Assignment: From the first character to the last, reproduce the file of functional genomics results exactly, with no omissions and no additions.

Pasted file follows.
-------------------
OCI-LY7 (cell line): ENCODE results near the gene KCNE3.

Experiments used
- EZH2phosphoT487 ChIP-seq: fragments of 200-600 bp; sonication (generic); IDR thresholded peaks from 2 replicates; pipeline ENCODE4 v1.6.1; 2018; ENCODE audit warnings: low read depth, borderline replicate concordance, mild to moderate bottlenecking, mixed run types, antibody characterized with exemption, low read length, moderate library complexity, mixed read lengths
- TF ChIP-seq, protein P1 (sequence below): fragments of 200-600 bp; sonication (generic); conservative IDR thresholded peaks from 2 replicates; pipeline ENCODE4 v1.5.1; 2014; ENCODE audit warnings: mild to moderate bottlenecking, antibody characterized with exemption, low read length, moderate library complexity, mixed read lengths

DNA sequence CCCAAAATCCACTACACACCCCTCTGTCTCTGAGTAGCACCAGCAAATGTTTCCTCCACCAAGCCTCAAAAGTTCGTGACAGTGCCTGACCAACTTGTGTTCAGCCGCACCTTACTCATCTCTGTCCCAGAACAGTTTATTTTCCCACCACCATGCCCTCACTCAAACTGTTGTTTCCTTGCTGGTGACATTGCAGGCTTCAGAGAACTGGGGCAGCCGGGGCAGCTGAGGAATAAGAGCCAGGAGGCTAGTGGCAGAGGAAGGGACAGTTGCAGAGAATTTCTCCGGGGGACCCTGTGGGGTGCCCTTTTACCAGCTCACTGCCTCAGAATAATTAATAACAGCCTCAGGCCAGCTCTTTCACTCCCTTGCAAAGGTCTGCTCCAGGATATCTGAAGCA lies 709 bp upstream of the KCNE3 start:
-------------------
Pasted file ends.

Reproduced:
OCI-LY7 (cell line): ENCODE results near the gene KCNE3.

Experiments used
- EZH2phosphoT487 ChIP-seq: fragments of 200-600 bp; sonication (generic); IDR thresholded peaks from 2 replicates; pipeline ENCODE4 v1.6.1; 2018; ENCODE audit warnings: low read depth, borderline replicate concordance, mild to moderate bottlenecking, mixed run types, antibody characterized with exemption, low read length, moderate library complexity, mixed read lengths
- TF ChIP-seq, protein P1 (sequence below): fragments of 200-600 bp; sonication (generic); conservative IDR thresholded peaks from 2 replicates; pipeline ENCODE4 v1.5.1; 2014; ENCODE audit warnings: mild to moderate bottlenecking, antibody characterized with exemption, low read length, moderate library complexity, mixed read lengths

DNA sequence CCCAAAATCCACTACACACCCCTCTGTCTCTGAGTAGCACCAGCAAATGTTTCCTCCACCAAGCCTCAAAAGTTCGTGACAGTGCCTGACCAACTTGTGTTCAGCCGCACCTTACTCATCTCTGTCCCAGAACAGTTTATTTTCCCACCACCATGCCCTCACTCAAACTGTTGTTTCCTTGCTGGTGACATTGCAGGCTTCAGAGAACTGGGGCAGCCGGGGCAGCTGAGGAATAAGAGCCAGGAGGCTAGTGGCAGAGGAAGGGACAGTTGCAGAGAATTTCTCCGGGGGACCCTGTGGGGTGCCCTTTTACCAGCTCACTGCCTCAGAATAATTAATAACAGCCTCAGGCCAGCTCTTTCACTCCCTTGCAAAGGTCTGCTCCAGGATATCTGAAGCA lies 709 bp upstream of the KCNE3 start: